As many pundits point out, in the coming weeks, several promising presidential aspirants are expected to announce their candidacy in the conservative camp. It is still not clear how big a parcel the Trumpist wing forms within the Republican Party’s organisation and voter base. However, this much is certain: the progressive left, Black Lives Matter, and various other identity-politics issues have become unavoidable phenomena in American public life. If the Republicans ignore them, their strategy can hardly be successful.

Who is Nikki Haley?

Her parents are first-generation Indian immigrants, whose national traditions are still vividly present in their lives.[iv] As she stated: ‘My father wore a turban. My mother wore a sari. I was a brown girl in a black-and-white world.’[v]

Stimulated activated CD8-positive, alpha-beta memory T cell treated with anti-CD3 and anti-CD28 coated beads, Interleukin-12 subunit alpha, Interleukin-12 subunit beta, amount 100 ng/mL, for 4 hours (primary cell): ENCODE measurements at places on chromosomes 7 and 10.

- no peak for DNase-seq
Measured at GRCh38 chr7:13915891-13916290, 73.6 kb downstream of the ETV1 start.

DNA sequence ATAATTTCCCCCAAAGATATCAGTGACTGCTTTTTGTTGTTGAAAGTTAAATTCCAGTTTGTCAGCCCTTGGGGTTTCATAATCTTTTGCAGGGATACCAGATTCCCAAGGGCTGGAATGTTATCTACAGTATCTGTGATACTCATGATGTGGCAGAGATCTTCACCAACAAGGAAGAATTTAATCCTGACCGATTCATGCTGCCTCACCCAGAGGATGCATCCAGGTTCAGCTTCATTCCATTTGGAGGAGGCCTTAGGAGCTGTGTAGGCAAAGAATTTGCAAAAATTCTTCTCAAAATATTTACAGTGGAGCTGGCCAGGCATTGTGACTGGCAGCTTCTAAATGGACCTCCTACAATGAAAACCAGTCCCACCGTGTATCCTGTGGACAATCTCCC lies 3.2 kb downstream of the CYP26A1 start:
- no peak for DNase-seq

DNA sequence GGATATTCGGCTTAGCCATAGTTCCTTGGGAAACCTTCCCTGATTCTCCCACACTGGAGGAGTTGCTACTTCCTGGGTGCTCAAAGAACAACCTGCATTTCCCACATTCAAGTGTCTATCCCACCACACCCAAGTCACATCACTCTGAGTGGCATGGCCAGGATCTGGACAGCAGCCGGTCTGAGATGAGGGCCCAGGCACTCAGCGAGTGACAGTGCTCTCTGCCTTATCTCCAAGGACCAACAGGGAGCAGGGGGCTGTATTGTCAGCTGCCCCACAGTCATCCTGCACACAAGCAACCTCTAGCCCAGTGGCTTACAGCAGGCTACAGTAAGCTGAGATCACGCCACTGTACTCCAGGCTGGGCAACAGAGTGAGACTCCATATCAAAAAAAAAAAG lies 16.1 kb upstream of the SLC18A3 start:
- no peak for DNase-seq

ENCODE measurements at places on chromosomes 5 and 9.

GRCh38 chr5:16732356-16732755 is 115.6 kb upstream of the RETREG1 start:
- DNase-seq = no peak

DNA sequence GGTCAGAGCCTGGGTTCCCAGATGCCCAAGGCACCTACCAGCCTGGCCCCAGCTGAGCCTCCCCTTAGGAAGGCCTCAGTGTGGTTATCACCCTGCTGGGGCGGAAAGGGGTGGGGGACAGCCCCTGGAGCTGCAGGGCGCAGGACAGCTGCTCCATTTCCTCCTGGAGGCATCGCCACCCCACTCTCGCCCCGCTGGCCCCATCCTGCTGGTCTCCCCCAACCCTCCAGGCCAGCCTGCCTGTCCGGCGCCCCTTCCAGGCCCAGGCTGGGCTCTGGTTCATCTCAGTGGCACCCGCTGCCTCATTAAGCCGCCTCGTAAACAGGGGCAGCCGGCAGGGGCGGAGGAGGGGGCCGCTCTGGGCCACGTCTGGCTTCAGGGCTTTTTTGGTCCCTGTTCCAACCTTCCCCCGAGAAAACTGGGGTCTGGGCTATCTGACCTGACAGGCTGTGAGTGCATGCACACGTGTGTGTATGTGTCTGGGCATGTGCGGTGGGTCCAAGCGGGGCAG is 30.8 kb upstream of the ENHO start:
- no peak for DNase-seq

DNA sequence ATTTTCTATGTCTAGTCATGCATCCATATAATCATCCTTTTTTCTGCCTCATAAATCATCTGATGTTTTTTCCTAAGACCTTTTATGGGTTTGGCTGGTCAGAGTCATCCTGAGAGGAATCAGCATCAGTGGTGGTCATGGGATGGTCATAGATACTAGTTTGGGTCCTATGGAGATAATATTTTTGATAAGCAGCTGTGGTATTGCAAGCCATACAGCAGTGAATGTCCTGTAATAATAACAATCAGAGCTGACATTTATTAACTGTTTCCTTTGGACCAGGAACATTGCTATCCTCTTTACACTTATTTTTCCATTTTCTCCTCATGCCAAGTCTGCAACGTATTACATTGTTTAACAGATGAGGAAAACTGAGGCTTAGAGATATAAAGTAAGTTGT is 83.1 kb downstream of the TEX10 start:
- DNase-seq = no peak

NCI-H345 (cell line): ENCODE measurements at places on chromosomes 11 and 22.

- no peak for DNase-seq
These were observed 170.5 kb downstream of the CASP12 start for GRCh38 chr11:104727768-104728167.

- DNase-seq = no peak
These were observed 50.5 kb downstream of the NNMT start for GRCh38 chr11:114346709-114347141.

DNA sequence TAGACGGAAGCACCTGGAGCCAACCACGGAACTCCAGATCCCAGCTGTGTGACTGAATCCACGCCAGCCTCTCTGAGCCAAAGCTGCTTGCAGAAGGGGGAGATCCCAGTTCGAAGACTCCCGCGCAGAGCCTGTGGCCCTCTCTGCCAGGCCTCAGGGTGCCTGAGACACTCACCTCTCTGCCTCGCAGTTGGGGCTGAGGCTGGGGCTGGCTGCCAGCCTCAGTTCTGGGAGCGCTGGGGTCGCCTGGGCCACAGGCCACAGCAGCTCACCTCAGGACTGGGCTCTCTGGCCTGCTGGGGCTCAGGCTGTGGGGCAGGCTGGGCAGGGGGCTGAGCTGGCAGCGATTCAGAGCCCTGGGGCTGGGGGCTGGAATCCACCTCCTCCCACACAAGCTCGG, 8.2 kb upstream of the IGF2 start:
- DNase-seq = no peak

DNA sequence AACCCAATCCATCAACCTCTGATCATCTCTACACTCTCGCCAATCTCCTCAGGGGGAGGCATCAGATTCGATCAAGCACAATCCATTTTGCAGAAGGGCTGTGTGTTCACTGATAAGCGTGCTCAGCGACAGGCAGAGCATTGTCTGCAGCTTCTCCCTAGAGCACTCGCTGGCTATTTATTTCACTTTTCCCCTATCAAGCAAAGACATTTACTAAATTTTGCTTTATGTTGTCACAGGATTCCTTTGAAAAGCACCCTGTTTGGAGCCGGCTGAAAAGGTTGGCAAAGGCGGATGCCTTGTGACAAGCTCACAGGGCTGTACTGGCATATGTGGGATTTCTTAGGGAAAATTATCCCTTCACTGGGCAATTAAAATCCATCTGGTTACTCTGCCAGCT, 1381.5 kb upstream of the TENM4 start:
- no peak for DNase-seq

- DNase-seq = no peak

Haley was born in South Carolina in 1972. Her political career began in the 2000s. First, she was a Member of the South Carolina House of Representatives from 2005 to 2010, then she surprisingly won the state’s gubernatorial election in 2010 and retained her position until 2017. Thereby Haley became South Carolina’s first minority and first female governor.

During her time in office, she imposed a strict immigration policy and also tightened abortion laws.

In 2015, a tragedy shook the state.[vi] In the city of Charleston, a young man, motivated by his racist ideology, killed nine Afro-Americans. After the mass murder, the controversy surrounding the Confederate flag flared up again, which made Haley reconsider her traditional conservative position on the issue. Heeding the calls of those who wanted the flag to be removed from the South Carolina State House, the symbol was eventually taken off of the building. At this point, it has become clear that Haley, who is otherwise a staunch Republican, does not lack political skills when it comes to creating compromise.